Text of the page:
Herzog took over a sixth-place club in 1980, succeeding Ken Boyer. The Cardinals won three National League titles - in 1982, 1985 and 1987 - in his tenure and one World Series, in 1982.

''I came here in last place, and I leave here in last place,'' Herzog said jokingly. ''I left them right where I started.''

Herzog will continue to get his base salary of $500,000 this year and a base salary of $550,000 for 1991 and 1992.

''I've really got the best of both worlds,'' said Herzog, who has an agreement with Kuhlmann that if a managing job to his liking comes up, he can take it at any time in the next two years.

''Fred honored my contract, which he didn't have to do. That was pretty darn nice of him. I can't say anything bad about anybody in the Cardinal organization.''

But, Herzog added, ''I don't want to manage this year, and I don't think I want to manage next year.

''It isn't that I can't stand losing if I think the club is playing up to its capabilities.

''I'm just bewildered. I can't believe this team is playing as bad as this team is playing. It's really been bad. I just felt I wasn't getting it done.''

Herzog said he didn't go to Jack Murphy Stadium on Friday night because ''I didn't want any of the players to think I was blaming them.''

The effort of the players wasn't a problem, Herzog said.

''They run balls out,'' he said. ''But sometimes, I don't know if their minds are there.''

As part of his new duties, Herzog said he would go to the Cardinals' minor-league teams in Louisville and Arkansas to assess talent. ''Then I'd like to get into the minor-league thing at spring training and get to know all the players,'' he said. ''Maybe give the team a game plan on which way to go.''

Herzog left with a career mark of 822-728 as Cardinals manager. Since the end of the 1987 season, after the team lost Jack Clark, the Cardinals were 195-209.

''We really got the short end of the stick,'' said Herzog, referring to free agency. ''We lost [Bruce Sutter. We lost Clark. Last year, we lost [Tony Pena, but that was our doing because we thought [Todd Zeile was ready. But we have lost three pretty good players.''

Herzog thought the Cardinals' style of play, and that of other teams, had changed over the years.

''In 1982, we were more team-oriented. Most of our ballplayers were young - Ozzie Smith, Tommy Herr, Keith Hernandez was in about his fifth year.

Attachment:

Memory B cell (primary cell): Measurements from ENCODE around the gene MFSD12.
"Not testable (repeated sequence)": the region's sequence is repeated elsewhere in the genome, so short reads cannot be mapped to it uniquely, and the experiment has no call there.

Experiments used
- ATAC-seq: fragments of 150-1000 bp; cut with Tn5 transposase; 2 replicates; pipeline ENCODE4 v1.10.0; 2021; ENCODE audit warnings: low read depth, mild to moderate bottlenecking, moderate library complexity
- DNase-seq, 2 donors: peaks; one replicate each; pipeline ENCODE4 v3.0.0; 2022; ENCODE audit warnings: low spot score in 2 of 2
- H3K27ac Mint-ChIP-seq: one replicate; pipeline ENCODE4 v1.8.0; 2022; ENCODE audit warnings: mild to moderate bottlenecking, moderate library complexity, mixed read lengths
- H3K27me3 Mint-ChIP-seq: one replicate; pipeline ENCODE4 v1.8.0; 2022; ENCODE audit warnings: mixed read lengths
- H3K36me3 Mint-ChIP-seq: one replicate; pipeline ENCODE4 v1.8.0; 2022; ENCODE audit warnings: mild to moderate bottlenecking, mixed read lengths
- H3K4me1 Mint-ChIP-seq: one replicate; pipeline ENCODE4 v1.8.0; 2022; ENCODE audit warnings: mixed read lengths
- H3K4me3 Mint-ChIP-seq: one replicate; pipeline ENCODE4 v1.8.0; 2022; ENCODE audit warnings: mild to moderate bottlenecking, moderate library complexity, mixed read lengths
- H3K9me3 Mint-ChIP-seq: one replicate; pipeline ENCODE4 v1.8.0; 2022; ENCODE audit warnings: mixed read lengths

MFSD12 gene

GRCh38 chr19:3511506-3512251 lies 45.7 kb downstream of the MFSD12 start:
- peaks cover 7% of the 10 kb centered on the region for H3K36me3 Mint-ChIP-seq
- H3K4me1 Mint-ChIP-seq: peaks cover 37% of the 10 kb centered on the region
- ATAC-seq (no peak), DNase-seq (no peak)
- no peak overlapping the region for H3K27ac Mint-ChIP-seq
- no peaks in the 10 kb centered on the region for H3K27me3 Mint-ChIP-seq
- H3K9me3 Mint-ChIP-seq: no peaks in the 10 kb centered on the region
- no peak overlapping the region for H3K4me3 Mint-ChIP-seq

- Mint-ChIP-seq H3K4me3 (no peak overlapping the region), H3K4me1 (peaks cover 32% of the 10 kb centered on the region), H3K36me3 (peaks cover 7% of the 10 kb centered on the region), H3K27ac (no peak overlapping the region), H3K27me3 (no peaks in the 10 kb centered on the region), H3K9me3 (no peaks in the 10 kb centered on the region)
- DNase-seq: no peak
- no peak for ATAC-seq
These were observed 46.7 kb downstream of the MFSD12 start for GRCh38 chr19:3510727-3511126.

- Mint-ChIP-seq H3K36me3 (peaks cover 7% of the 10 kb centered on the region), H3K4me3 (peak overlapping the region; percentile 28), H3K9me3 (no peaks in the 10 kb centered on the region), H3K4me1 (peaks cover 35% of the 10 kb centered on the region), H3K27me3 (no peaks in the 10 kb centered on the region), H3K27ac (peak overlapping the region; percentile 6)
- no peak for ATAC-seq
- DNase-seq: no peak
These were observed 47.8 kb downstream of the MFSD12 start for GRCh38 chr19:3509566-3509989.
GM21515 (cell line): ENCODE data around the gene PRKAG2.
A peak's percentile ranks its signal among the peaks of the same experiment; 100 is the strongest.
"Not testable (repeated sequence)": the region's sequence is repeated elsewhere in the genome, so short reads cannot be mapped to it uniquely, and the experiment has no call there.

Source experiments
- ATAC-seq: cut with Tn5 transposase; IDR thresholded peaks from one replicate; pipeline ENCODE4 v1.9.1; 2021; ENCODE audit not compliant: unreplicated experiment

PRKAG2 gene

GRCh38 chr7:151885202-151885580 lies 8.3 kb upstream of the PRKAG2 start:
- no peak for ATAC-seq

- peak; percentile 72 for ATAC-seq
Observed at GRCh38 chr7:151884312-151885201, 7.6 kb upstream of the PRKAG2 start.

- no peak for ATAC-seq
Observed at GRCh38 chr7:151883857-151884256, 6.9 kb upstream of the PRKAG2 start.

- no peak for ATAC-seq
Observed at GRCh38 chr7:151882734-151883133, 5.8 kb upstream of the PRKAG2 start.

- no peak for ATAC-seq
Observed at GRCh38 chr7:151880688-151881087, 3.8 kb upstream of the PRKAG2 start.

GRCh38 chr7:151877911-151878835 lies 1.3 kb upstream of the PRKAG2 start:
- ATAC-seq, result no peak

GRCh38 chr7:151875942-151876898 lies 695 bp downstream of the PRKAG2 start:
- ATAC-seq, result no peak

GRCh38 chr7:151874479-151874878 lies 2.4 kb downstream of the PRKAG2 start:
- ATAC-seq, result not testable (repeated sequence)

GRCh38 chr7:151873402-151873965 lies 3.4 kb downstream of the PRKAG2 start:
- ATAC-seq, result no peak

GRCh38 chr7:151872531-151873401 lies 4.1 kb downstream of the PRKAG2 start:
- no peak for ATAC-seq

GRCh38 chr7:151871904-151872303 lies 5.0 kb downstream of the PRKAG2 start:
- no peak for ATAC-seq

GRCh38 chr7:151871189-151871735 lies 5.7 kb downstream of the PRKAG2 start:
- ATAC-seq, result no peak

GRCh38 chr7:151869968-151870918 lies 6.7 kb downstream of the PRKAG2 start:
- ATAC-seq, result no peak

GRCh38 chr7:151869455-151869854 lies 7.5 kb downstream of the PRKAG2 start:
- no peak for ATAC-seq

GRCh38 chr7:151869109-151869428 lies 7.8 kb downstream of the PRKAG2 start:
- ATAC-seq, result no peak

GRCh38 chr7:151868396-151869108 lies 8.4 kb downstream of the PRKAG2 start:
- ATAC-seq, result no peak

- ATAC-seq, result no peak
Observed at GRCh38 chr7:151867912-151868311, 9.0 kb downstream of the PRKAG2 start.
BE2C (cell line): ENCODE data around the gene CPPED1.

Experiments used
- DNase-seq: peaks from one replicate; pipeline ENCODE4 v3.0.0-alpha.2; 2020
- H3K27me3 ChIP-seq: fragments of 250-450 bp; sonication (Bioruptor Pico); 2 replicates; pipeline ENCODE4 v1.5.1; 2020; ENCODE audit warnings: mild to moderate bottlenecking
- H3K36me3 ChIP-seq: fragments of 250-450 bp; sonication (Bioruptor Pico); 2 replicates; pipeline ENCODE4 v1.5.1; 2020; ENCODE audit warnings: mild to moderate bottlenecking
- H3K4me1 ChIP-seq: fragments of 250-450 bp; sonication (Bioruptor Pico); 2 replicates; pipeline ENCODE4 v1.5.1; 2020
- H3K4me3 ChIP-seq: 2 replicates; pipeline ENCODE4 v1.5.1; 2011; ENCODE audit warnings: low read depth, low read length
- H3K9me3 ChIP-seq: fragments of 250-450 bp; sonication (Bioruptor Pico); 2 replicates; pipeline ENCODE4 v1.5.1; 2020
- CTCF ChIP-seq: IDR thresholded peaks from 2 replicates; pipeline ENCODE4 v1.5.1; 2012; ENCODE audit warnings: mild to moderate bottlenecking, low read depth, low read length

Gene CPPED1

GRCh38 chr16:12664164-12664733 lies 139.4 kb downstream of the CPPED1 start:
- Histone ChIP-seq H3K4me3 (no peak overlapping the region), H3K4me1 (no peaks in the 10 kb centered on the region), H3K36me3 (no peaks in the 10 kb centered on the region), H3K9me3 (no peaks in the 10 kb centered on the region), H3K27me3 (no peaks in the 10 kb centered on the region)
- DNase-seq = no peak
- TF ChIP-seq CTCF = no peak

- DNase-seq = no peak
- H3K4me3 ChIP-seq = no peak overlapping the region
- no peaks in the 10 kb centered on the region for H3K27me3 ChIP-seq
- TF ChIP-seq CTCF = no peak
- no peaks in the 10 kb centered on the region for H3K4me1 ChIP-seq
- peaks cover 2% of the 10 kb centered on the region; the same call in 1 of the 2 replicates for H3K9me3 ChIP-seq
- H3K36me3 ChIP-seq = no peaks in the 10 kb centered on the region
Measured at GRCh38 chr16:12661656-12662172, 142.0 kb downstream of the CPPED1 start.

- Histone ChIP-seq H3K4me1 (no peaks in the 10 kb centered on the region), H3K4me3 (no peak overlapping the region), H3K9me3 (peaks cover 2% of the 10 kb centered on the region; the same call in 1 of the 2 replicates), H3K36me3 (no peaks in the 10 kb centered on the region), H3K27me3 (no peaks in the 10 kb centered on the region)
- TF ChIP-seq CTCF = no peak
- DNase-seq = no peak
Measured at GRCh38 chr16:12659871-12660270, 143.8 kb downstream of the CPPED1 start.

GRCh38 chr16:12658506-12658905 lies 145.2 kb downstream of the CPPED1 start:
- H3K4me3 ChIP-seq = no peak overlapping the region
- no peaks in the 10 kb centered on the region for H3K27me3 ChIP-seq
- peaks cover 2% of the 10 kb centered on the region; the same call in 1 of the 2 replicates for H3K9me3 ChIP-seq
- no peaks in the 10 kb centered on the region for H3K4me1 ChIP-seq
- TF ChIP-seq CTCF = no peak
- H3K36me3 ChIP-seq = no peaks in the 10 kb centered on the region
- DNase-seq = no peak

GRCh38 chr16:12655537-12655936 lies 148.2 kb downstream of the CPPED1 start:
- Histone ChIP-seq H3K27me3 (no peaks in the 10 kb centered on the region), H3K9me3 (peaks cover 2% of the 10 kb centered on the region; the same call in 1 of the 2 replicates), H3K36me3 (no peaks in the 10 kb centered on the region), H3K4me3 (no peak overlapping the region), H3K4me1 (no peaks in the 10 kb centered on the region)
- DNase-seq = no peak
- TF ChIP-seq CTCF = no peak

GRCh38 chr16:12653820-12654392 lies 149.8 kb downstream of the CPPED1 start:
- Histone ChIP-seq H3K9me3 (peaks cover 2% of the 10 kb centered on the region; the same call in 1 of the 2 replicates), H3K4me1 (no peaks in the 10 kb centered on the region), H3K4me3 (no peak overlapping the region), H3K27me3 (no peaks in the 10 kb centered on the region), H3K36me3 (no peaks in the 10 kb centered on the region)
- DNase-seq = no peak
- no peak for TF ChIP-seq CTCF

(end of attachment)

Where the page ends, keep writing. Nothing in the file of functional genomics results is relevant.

''All of a sudden, team ball is gone. A guy might act like he's giving himself up, but it doesn't happen.

''But I don't think you can go to a player in his [free-agent year and get on him for not hitting the ball to the right side when he might hit .290 instead of .300.''

Maxvill said he would begin compiling a list of managerial candidates immediately, although he had no timetable for appointing a new manager.

But one of Herzog's parting shots was, ''I think almost anybody in this room can manage this club better than I can.''

Herzog and Kuhlmann arrived about 7:30 p.m. at Spirit of St. Louis Airport in the Anheuser-Busch jet. Herzog had little comment and headed for a waiting van.

Kuhlmann said Friday night that the earliest the Cardinals' fans could expect to see a new manager picked was in 1 1/2 to two weeks.

''If we strike lightning and find a man who can do the job and who wants to do the job, it'll be great,'' Kuhlmann said. ''If we can't find that person in 1 1/2 to two weeks, it'll obviously take a little longer.''

Kuhlmann said he expected Maxvill to compile a list of candidates for the job by Monday. He said he was unsure how many candidates Maxvill would nominate.

''He's going to start with a long list,'' Kuhlmann said. ''I know that two of Dal's candidates are inside the organization.''

Kuhlmann declined to name the two candidates within the organization being considered for the job.

Amanda St. Amand • 314-340-8201

@mandystlpd on Twitter